Evolving a population#

Solving an optimization problem using an optimization algorithm is, in pagmo, described as evolving a population. In the scientific literature, an interesting discussion has developed over the past decades on whether evolution is or not a form of optimization. In pagmo we take the opposite standpoint and we regard optimization, of all types, as a form of evolution. Regardless on whether you will be using an SQP, an interior point optimizer or an evolutionary strategy solver, in pagmo you will always have to call a method called `evolve()` to improve over your initial solutions, i.e., your population.

After following the installation guide, you will be able to compile and run C++ pagmo programs. The following example shows the use with no multithreading of an algorithmic evolution:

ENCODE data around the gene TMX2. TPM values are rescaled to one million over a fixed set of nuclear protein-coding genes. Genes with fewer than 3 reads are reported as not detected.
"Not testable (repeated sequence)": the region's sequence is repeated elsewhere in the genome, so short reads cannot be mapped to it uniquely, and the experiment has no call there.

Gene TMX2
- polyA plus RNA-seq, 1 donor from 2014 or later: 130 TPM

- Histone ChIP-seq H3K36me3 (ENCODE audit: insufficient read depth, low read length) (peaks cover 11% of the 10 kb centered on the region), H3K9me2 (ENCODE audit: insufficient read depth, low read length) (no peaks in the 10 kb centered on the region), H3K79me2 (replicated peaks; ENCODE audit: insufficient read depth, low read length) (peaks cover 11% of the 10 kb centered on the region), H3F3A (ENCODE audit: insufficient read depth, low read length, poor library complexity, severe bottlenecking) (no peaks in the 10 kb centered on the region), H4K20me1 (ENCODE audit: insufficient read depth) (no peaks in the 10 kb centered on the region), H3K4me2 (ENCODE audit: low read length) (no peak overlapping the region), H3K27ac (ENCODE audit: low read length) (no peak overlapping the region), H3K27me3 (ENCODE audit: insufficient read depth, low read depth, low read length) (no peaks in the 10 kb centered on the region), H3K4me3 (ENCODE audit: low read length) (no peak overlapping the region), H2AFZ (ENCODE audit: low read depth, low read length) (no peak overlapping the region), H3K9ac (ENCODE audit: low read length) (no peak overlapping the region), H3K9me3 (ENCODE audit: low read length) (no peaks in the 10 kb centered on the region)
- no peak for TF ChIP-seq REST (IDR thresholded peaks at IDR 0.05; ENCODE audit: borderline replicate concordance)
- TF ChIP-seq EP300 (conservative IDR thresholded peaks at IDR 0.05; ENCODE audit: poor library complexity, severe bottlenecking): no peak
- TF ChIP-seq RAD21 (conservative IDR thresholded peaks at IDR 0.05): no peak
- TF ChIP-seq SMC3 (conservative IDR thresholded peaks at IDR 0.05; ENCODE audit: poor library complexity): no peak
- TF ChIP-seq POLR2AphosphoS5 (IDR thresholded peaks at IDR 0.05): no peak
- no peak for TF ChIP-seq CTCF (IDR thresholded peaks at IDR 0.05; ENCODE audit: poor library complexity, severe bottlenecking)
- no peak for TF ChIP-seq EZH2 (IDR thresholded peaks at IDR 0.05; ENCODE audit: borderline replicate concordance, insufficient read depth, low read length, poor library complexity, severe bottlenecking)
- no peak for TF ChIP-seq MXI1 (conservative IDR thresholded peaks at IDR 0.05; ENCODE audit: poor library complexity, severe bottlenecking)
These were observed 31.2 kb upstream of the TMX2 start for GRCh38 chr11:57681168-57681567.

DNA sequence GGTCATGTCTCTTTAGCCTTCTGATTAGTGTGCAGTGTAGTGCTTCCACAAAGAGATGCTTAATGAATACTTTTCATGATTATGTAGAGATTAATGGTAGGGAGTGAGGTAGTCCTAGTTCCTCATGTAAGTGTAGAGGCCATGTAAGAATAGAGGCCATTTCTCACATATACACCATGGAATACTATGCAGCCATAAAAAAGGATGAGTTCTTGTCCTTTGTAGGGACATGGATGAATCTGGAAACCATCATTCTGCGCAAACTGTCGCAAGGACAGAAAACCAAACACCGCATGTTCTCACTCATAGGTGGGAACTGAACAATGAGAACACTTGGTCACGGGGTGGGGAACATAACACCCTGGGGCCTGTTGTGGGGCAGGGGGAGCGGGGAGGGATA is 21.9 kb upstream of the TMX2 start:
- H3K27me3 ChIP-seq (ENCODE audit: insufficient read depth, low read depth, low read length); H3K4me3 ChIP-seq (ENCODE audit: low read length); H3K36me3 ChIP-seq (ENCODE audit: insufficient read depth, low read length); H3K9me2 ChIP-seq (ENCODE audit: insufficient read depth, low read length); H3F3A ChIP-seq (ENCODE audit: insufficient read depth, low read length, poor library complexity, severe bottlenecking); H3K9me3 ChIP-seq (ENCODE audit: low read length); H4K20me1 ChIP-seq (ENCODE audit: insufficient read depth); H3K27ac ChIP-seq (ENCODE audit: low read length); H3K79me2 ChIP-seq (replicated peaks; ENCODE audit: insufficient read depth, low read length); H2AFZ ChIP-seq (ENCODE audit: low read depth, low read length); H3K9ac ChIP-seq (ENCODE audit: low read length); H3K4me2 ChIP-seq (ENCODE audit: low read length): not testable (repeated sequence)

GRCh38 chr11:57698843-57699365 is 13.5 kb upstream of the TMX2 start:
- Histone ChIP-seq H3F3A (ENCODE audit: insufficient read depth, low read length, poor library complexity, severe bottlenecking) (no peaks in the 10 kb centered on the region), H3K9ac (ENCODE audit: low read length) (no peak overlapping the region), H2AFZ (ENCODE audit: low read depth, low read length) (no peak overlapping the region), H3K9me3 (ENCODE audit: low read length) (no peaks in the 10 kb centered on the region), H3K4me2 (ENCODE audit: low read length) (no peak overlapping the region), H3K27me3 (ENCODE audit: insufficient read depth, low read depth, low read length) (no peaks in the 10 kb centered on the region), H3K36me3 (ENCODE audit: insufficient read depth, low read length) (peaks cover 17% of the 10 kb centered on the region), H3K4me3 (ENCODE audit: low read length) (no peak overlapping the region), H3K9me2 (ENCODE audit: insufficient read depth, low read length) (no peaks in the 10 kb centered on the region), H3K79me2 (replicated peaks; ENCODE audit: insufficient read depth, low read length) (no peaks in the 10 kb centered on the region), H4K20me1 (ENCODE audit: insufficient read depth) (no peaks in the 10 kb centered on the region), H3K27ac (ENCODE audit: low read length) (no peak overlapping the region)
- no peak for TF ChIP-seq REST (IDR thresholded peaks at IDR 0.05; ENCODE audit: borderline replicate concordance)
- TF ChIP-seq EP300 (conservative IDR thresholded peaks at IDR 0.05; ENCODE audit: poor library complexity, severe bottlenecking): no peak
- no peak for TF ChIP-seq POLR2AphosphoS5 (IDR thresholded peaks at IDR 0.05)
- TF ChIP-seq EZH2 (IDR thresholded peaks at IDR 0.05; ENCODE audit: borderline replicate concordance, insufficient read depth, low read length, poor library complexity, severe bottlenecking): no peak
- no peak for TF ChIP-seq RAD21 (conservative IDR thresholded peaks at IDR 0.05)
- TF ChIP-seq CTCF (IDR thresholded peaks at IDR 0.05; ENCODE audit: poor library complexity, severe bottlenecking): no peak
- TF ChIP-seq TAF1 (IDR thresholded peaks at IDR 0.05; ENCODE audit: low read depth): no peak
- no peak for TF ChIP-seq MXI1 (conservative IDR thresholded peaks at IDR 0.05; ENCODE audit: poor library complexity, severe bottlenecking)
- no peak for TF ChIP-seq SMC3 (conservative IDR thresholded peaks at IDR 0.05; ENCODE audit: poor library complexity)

``` 1#include <iostream>
2
3#include <pagmo/algorithm.hpp>
4#include <pagmo/algorithms/nsga2.hpp>
5#include <pagmo/population.hpp>
6#include <pagmo/problem.hpp>
7#include <pagmo/problems/dtlz.hpp>
8
9using namespace pagmo;
10
11int main()
12{
13    // 1 - Instantiate a pagmo problem constructing it from a UDP
14    // (user defined problem).
15    problem prob{dtlz(1, 10, 2)};
16
17    // 2 - Instantiate a pagmo algorithm
18    algorithm algo{nsga2(100)};
19
20    // 3 - Instantiate a population
21    population pop{prob, 24};
22
23    // 4 - Evolve the population
24    pop = algo.evolve(pop);
25
26    // 5 - Output the population
27    std::cout << "The population: \n" << pop;
28}
```

Place it into a `nsga2.cpp` text file and compile it (for example) with:

```\$ g++ -O2 -DNDEBUG -std=c++17 nsga2.cpp -ltbb -lboost_serialization
```